complishing results to which Mr. Whitney, in no slight degree, 
contributed. 

"He was graduated from Yale College in the Class of 1856, 
remaining one year longer as Berkeley Scholar of the House, an 
honor earned by passing the best examination in the classics. 
While at Yale he gained some library experience, first as assist- 
ant librarian for one year and afterwards librarian for one year 
of the library of the Brothers in Unity, a collection of about 
12,000 volumes. 

"In 1868, after some years connection with the business of 
book-selling, he became Assistant Librarian of the Cincinnati 
Public Library, and on November 7, 1869, entered the cata- 
loguing department of our own Library. His subsequent service 
included the following promotions and transfers: Chief of the 
Catalogue Department from 1874 until March 31, 1899; Act- 
ing Librarian from March 31, 1899, until December 22, 1899; 
Librarian from December 22, 1 899, until his resignaton, Febru- 



[121 

ary 1 , 1 903 ; and Chief of the Department of Documents and 
Statistics from February 1, 1903, until his death. 

"While in charge of the Catalogue Department he edited for 
publication the important Ticknor Catalogue of Spcinish books, 
the Hand Book for Readers, the Bulletin of books added to the 
Library, and other printed catalogues and publications. All of 
these, particularly the Ticknor Catalogue, with its elaborate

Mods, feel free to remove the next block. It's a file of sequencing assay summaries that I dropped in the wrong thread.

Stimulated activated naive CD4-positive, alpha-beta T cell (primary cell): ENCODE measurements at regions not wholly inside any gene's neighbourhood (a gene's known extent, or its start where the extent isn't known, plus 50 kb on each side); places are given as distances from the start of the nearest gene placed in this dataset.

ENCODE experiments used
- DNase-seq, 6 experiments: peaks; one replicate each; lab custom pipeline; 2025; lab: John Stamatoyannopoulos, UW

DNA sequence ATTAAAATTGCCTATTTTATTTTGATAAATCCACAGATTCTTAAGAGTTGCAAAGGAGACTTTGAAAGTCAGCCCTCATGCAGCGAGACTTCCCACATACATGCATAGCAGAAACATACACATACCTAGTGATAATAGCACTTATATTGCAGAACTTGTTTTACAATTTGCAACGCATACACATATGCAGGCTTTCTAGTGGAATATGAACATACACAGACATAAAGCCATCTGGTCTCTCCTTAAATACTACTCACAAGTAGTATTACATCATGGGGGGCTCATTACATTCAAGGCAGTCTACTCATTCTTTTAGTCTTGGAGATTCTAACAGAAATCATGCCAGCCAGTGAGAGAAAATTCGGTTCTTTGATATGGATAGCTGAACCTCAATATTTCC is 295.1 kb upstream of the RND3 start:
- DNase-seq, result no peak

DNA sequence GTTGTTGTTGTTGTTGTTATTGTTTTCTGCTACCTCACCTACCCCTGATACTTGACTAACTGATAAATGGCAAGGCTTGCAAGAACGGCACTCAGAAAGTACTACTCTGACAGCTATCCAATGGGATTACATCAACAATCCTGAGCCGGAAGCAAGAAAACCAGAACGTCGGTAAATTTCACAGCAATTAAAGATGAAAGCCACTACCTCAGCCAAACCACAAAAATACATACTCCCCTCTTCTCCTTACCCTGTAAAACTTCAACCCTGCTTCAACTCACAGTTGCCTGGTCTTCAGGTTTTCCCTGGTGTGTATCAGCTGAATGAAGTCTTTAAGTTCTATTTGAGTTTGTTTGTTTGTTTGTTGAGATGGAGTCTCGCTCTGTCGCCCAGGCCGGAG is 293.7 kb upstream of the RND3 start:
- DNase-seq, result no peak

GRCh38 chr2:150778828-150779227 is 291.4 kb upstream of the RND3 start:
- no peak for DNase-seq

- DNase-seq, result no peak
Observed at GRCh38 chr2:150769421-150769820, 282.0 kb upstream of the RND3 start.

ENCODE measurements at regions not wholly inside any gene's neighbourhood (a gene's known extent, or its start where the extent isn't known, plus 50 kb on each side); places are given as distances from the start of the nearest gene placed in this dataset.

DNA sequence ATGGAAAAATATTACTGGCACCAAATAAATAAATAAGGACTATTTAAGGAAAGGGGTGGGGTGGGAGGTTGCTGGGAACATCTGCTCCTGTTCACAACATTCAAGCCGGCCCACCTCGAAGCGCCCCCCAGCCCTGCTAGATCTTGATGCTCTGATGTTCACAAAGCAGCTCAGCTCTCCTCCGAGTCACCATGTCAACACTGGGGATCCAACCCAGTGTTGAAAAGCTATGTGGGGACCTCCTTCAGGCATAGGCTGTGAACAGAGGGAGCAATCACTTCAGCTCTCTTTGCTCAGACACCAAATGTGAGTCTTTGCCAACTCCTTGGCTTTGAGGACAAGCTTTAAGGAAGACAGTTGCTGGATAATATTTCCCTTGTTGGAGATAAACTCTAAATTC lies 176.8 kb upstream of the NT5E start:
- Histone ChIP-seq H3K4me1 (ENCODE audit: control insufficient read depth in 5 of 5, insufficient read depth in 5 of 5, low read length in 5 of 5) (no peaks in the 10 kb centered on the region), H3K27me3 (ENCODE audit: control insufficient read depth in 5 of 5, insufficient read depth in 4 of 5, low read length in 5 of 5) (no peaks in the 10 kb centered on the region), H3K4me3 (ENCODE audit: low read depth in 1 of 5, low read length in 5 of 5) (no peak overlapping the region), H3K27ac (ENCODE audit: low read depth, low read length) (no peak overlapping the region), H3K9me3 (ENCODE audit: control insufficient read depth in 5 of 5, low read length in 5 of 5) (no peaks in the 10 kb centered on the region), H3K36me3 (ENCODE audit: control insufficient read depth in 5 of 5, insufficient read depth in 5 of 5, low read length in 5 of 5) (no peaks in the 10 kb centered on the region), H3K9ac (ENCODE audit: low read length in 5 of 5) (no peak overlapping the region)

notes, exhibited the scholarly research and literary care which 
alway-s marked Mr. Whitney's work as a cataloguer. The pub- 
lic card catalogue, in its present form, is principally due to him. 
It grew under his supervision during twenty years of painstaking 
effort, and the result secured not only the appreciative recognition 
of readers who found the catalogue a practical guide to the col- 
lections within the Library, but also the unqualified commenda- 
tion of competent experts, — materially extending the reputation 
of the Library and enhancing Mr. Whitney's personal reputation 
among his professional contemporaries. 

"His life was in the institution with which he was so long con- 
nected. By his genial manner and kindly spirit he won the 
affection of his associates. He was seldom absent from his desk. 
His duty here was always to him a labor of love. He sought 
always with patriotic devotion to advance the interests of the insti- 
tution, and in passing from it he provided by liberal bequests for 
the continuation of the bibliographical work in which he was 
particularly interested. 

"The Trustees gratefully put upon record their appreciation 
of his long, faithful and efficient service." 

MONEY FOR MAINTAINING AND WORKING THE LIBRARY. 

Substantially all the money which the Trustees can use for the 
maintenance and working of the library system comes from the 
annual appropriation by the City Council. The Trust funds, 
that is, property given to the Trustees in trust for the uses of the 
Library, are by law required to be invested by the City Treasurer 
under the direction of the Finance Committee of the City. 

A detailed statement of these funds and the income therefrom 
is annually contained in the report of the City Treasurer and in 



[13] 

the report of the City Auditor, and therefore is not presented